Crafting Revisit: Spray Paint Marbling
Last fall I made my first spray paint marbling batch. It was so much fun that I knew I wanted to do it again. I slowly acquired some of the tools I needed to make it even better this time (or so I thought). I bought a box of vinyl gloves, a bag of bamboo skewers to make a paint comb, and a bunch of new spray paint. I finally had everything I needed and the weather was cooperating to work outside again.
I grabbed a scrap piece of cardboard and a roll of duct tape (in stylin' purple) and taped the tops of the bamboo skewers about a half inch apart and taped them down. I used a pen as a spacer so that they would stay equidistant apart and fairly straight. I thought about using a ruler and marking with a line, but I'm lazy, and this seemed to work out pretty well.
After my skewers were all taped, I taped over the whole thing to make a neat and tidy handle. I went ahead and made a second comb with the tines about an inch apart too.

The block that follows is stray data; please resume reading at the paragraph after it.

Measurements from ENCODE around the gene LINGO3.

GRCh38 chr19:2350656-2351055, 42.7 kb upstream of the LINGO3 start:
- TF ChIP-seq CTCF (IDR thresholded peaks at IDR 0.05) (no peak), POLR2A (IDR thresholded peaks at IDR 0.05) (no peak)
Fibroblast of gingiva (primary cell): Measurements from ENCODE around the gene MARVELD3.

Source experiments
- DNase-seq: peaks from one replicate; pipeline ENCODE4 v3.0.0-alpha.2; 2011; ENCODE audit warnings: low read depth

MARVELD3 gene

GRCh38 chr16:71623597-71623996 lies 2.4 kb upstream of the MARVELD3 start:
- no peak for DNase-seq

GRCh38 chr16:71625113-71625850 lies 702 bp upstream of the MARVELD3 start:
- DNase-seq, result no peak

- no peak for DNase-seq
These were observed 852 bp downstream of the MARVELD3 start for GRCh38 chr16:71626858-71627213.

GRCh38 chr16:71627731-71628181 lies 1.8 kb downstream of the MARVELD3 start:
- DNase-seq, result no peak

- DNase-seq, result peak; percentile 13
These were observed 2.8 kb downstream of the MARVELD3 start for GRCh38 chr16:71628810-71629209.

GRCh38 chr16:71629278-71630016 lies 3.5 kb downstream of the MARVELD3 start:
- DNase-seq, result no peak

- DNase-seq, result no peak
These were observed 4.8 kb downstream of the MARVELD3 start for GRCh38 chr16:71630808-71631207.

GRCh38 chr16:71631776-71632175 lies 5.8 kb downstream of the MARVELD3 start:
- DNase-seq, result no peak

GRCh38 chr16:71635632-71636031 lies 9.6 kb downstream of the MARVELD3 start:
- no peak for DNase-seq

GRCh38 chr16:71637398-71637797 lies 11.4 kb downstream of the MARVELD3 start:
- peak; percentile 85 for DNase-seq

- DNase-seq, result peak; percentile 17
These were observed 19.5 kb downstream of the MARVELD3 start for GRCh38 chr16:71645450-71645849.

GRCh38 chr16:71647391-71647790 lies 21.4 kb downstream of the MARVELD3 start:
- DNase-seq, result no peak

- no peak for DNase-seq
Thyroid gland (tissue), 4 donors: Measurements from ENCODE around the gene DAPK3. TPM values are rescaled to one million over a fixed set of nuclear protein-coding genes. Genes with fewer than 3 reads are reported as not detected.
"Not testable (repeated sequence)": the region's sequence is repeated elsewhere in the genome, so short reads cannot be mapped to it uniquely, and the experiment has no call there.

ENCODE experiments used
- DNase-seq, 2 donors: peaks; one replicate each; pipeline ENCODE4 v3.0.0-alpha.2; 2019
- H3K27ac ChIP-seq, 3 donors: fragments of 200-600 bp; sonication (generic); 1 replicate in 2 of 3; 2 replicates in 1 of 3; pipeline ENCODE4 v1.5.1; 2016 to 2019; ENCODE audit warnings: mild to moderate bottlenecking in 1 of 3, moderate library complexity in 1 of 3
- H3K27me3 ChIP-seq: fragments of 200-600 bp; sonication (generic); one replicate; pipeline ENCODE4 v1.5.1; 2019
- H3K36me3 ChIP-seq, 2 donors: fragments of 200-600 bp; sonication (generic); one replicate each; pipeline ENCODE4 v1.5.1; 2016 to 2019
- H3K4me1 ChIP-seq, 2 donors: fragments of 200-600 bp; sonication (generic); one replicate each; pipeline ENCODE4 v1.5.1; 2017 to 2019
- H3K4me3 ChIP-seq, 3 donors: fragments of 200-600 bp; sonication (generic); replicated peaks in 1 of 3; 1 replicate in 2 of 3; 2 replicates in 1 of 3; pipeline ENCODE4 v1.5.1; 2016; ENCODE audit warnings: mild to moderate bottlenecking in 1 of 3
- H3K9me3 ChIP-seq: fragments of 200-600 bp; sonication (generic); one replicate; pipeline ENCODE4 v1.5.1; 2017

Then I set up everything outside on the patio table and got to work. I donned my gloves and sprayed some paint into my tub of water.
I knew from the last time that I did this project that I needed to work fast. So I sprayed my colors and grabbed one of my new combs.
The paint just clumped on the comb and did not create pretty patterns. I also learned that the Krylon paint that says it dries in 10 minutes--doesn't work so hot for this. It clumps up almost immediately. If you worked really fast, you could sort of get it to work. The regular Krylon indoor/outdoor paint works ok. The Rustoleum spray paint (especially the 2X paint) seems to work better than Krylon spray paint for this particular project.
So I set out to do new marbling designs and use fancy new colors, and it turned out that most of what I did last time is what worked best: use dark colors, shake the bin (I had a little luck with stirring the paint with a single bamboo skewer), and plop your paper down as fast as possible. If you mess around trying to get the colors just right or taking pictures, you end up with gloppy paint and big voids. The gloves, though, they worked great! I highly recommend wearing gloves.
Here's my collection of new marbled paper. I don't have time this week to make anything with it, but stay tuned--school's almost out!
This one is my favorite and actually was made with one of the Krylon 10 minute paints (the purple), so it will work if you're super fast, but it's not as flexible as the Rustoleum.